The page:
There is certainly a lot of discussion in the exome and WGS world about VUS (variants of unknown significance). Currently, though, the vast (or maybe I should say VAAST) majority of Promethease users get their data from DNA chips. There are very very few who at this time have exome or especially WGS about themselves and their family. That is surely going to change, but it hasn't yet, and the cost of getting even an exome done is about $1000 at the moment, so it's an order of magnitude more expensive than SNP/chip data. We are actually in discussions about ways to help folks get exome data, and in parallel will keep up with the world of predicted - rather than published - significance about DNA variants. Greg (talk) 03:02, 17 March 2014 (UTC)


Genome Imputting[edit]

For anyone interested in imputing their genome, this should be helpful.

-Download Plink 1.9 at https://www.cog-genomics.org/plink2/ make a folder on the desktop, and put Plink 1.9 into it.

-Set the directory path using commands cd and cd.. to the folder with Plink in it. the command cd.. brings you up one directory. For example if current directory is C:\Users\A\Desktop> and the folder is named plink, then type cd Plink. [You need to open the DOS command prompt to do this. The DOS command prompt can be opened in Windows 8 by swiping the top right corner, typing "command prompt" in the search box, pressing enter, and clicking on the command prompt icon that should be displayed.]


-Read in your 23andme files with below commands. (Impute2 requires at least 2 people in the g file to function):


plink --23file genome.txt AA --out plink_genome1 plink --23file genome.txt BB --out plink_genome2


-Merge the 23andme files with below command:

plink --bfile plink_genome1 --bmerge plink_genome2 --make-bed --out combogenome1_trial


-Recode the Plink file to Impute2 format with below command:

plink --bfile combogenome1_trial --recode oxford --out combogenome1ox


-Download the Impute2 software from http://mathgen.stats.ox.ac.uk/impute/impute_v2.html make a folder on the desktop and put Impute2 download into it.

-Set the directory path to the folder where you put the Impute2 software using the command prompt commands cd.. and cd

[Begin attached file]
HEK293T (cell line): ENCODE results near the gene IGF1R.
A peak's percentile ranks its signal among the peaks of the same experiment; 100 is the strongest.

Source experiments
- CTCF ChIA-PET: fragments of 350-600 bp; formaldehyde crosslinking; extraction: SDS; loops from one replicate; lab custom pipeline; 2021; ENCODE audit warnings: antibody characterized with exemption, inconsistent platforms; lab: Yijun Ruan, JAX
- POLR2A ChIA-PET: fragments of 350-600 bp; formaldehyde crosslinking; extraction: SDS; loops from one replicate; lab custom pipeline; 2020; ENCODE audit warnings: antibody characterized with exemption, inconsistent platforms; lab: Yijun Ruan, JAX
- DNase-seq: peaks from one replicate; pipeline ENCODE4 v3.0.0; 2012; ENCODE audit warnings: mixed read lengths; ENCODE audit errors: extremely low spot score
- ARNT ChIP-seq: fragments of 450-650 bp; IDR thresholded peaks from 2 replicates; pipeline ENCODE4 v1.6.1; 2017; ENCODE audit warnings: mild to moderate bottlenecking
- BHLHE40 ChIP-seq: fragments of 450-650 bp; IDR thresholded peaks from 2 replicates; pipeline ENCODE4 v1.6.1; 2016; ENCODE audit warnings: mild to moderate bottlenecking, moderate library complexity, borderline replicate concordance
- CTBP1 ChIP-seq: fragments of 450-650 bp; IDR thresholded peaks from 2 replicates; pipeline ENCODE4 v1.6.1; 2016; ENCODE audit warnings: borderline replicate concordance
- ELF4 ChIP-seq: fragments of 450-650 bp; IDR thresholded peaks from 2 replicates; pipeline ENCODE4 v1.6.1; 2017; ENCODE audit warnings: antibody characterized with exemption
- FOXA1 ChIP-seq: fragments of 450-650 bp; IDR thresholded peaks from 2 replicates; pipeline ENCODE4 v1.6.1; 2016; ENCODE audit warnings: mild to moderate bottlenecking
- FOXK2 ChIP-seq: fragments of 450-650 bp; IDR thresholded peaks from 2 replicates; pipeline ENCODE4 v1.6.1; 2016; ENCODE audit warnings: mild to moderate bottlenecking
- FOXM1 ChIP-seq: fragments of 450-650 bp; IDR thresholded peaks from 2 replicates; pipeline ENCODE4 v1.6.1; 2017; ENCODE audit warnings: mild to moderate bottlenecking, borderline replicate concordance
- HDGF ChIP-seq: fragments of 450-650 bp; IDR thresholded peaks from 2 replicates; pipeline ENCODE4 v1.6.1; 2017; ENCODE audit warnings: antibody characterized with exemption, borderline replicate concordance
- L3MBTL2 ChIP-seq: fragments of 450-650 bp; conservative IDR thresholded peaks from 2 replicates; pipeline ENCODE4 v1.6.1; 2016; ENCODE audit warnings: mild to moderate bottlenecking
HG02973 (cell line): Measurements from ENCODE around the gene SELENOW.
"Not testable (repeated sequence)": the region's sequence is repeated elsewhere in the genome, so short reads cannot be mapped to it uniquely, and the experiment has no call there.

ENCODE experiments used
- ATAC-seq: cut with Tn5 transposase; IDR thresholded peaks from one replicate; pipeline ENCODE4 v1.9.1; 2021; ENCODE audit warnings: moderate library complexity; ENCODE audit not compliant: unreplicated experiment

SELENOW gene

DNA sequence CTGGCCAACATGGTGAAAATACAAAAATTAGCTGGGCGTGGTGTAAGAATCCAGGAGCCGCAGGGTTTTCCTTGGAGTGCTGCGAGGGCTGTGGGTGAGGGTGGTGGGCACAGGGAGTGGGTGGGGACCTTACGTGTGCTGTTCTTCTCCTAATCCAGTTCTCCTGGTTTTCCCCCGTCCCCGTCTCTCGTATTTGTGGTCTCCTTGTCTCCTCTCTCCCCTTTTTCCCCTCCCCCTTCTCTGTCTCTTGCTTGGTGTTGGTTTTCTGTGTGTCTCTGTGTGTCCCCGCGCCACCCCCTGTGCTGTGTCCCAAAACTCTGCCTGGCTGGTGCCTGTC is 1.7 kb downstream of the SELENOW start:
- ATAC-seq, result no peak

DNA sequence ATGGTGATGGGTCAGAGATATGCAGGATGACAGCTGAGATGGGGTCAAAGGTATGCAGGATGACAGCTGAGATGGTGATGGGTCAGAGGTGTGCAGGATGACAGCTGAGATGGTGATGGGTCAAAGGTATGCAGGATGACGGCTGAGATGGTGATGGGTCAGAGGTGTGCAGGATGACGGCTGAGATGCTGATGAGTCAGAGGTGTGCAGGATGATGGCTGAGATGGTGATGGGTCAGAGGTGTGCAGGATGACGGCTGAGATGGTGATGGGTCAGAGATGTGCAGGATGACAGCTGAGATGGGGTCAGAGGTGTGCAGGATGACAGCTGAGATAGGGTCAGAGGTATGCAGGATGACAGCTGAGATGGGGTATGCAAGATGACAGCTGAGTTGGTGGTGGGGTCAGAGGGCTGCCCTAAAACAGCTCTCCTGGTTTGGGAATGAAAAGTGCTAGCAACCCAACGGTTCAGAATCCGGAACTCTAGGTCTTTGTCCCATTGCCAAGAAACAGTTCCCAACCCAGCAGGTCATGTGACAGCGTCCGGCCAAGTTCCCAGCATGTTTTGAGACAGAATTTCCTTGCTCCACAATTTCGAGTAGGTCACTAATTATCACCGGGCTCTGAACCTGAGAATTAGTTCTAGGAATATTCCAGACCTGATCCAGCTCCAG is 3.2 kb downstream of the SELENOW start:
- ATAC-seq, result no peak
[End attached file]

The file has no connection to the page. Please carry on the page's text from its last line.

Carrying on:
-Run the examples using the commands given on the Impute2 website.

-Download the 1000 Genomes reference files from the Impute2 site and put it into the folder with Impute2. (These files are huge {about 3GB}.)

-Unzip them and put them into the folder with Impute2.

-Run the below command to impute your 23andme file. (change the -int argument ranges to move along a chromosome; in the -m argument change the chromosome by changing "21" to the desired chromosome; and with the -o argument change the chromosome number to the desired chromosome and change the number in "Impute1" in order to have a record of your results.) {You might also need to change the name of the "ALL" files as the file names might be too long.}

impute2 -m genetic_map_chr21_combined_b37.txt -h ALL.chr21.integrated_phase1_v3.20101123.snps_indels_svs.genotypes.nomono.haplotypes -l ALL.chr21.integrated_phase1_v3.20101123.snps_indels_svs.genotypes.nomono.legend -g combogenome1ox -int 40.0e6 42.0e6 -Ne 20000 -o Impute1.chr21

-Check the concordance tables at the end of each run, the values should be in the 90+%. It is sometimes can be difficult getting high concordances. One thing to help with this is to change the composition of the g file.


-If this all works out, then you would be able to impute millions of SNPs from your 23andme file! The results for SNPs with non reference allele frequencies above 10% have aggregate r2s in the mid .90s. ( http://mathgen.stats.ox.ac.uk/impute/data_download_1000G_phase1_integrated_SHAPEIT2_9-12-13.html )

This means that for most common SNPs you should receive an accurately imputed genotype. This would be very useful if you wanted to estimate for your risk of a disease with many common variants.


Double Signal[edit]

The recent International Genomics of Alzheimer Project cites rs6733839 (MAF=.37(T) see the first table in [Alzheimer's Disease, late onset (IGAP)] ) located at 2:127135234 on the gene BIN1 as a risk SNP for Alzheimer's disease with OR=1.22. In fact, BIN1 has the second largest population attributable fraction for AD (behind only APOE)(see the first table in [Alzheimer's Disease, late onset (IGAP)] ).

SNPedia has recently added rs744373 (listed on dbSNP MAF=.37 (G) , SNPedia is listing the minor allele as C), located at 2:127137039 on the gene BIN1 as a risk allele for AD with OR=1.17.

rs6733839 and rs744373 are less than 2,000 base pairs apart,and they have similar ORs and MAFs. Therefore, it seems reasonable to suspect that these 2 SNPs are actually reporting the same signal. It is important that Promethease report only one of these risk variants. (Admittedly, rs744373 might be the better choice as it is on the 23andme gene chip, whereas rs6733839 is not on the gene chip).

It seems reasonable to suspect that these 2 SNPs are actually reporting the same signal.
Agreed
It is important that Promethease report only one of these risk variants. (Admittedly, rs744373 might be the better choice as it is on the 23adnme gene chip, whereas rs6733839 is not on the gene chip).
Disagreed.
Promethease is not just a support tool for 23andMe data, and certainly not for just the current version of their platform. Currently, they're on their 4th configuration, and that doesn't even count the exome sequencing they've offered. Promethease is used by MANY other audiences, including a lot of full genome sequencing. SNPedia text can be used to highlight the LD, but assuming that there is no LD between snps in a promethease report is dangerously wrong.
--- cariaso 00:53, 16 May 2014 (UTC)

Large Schizophrenia GWAS[edit]